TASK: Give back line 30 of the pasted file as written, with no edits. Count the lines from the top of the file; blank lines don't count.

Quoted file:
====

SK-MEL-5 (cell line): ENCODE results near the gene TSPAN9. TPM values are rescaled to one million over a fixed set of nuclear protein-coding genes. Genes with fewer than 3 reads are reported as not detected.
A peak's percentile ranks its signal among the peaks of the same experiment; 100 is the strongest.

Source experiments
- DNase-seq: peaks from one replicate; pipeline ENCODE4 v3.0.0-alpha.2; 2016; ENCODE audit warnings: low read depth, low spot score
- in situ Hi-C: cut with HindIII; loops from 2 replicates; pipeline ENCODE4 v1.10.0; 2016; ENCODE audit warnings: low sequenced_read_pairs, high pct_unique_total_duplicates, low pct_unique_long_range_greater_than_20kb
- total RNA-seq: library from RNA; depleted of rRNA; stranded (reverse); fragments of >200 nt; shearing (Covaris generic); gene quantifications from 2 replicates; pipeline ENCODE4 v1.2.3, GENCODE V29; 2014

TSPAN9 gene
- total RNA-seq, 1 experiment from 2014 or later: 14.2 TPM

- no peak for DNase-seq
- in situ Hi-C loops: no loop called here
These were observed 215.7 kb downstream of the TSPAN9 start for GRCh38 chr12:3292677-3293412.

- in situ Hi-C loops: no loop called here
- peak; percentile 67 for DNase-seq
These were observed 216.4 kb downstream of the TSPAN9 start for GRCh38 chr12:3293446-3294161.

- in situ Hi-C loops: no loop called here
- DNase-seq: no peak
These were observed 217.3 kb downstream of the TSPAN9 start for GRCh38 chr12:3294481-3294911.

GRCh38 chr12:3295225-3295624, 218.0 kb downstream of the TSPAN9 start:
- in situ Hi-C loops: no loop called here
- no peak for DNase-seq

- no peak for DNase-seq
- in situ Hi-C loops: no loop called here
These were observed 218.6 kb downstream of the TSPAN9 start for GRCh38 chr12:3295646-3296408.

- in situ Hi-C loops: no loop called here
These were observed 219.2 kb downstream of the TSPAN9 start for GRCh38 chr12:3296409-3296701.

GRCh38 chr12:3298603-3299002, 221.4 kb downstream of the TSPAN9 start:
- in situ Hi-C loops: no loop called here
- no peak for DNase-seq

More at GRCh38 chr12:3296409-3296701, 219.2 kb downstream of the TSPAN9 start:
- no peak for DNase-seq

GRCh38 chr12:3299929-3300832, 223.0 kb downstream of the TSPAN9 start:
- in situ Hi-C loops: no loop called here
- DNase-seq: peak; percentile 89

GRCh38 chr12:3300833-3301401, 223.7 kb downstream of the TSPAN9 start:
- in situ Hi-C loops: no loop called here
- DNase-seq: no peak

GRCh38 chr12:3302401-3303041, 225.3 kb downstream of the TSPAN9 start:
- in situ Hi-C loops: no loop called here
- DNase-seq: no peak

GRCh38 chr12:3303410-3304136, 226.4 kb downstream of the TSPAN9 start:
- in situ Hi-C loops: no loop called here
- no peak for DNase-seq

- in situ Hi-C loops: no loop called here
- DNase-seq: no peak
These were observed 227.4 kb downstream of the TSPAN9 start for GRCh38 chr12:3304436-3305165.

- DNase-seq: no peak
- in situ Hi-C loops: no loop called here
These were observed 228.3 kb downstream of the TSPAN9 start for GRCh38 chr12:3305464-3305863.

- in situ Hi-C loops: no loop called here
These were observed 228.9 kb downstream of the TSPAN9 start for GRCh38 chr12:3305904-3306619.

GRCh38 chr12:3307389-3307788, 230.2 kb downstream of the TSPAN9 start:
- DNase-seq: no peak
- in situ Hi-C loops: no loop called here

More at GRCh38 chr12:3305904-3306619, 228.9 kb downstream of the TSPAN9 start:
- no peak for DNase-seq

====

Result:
- no peak for DNase-seq